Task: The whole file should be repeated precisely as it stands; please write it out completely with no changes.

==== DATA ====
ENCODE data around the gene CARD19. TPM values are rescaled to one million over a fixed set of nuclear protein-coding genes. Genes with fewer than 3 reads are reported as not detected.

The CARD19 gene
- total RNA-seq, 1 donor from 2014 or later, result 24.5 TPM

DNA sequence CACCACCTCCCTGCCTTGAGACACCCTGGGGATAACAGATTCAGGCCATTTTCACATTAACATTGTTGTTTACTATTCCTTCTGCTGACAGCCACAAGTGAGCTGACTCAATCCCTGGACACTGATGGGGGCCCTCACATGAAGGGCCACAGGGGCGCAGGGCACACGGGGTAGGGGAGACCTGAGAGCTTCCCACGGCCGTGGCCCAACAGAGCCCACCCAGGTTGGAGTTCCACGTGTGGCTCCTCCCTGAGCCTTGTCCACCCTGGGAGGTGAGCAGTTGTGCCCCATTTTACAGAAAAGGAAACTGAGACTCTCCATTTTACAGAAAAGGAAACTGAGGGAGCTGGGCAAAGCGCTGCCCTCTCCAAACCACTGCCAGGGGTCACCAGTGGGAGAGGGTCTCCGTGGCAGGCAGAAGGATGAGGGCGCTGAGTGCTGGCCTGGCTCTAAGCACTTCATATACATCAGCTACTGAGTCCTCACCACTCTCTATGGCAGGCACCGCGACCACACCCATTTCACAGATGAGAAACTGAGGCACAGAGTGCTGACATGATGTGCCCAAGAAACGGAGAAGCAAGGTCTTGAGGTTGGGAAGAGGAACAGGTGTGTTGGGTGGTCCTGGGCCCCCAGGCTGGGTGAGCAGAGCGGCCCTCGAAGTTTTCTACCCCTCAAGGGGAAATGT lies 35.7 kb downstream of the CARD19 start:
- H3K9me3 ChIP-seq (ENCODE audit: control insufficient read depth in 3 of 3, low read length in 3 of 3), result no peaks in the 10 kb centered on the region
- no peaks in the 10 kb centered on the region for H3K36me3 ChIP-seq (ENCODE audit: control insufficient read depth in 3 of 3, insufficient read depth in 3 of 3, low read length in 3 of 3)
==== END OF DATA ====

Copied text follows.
ENCODE data around the gene CARD19. TPM values are rescaled to one million over a fixed set of nuclear protein-coding genes. Genes with fewer than 3 reads are reported as not detected.

The CARD19 gene
- total RNA-seq, 1 donor from 2014 or later, result 24.5 TPM

DNA sequence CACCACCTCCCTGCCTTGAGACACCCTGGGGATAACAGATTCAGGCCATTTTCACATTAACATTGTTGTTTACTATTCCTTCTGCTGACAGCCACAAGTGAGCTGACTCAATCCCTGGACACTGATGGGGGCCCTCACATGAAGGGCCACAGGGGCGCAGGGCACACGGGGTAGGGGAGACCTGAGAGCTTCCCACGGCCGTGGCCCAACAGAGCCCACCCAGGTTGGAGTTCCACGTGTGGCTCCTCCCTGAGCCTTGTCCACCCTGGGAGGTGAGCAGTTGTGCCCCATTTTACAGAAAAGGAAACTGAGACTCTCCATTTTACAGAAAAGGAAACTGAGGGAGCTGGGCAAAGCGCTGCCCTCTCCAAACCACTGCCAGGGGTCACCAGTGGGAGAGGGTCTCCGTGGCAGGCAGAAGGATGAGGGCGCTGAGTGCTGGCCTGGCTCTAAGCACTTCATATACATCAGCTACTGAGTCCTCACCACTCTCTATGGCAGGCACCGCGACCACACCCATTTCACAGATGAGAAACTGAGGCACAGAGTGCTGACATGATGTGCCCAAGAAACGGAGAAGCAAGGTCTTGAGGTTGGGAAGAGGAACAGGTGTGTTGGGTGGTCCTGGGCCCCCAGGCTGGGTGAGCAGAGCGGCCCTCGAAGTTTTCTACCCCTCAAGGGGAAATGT lies 35.7 kb downstream of the CARD19 start:
- H3K9me3 ChIP-seq (ENCODE audit: control insufficient read depth in 3 of 3, low read length in 3 of 3), result no peaks in the 10 kb centered on the region
- no peaks in the 10 kb centered on the region for H3K36me3 ChIP-seq (ENCODE audit: control insufficient read depth in 3 of 3, insufficient read depth in 3 of 3, low read length in 3 of 3)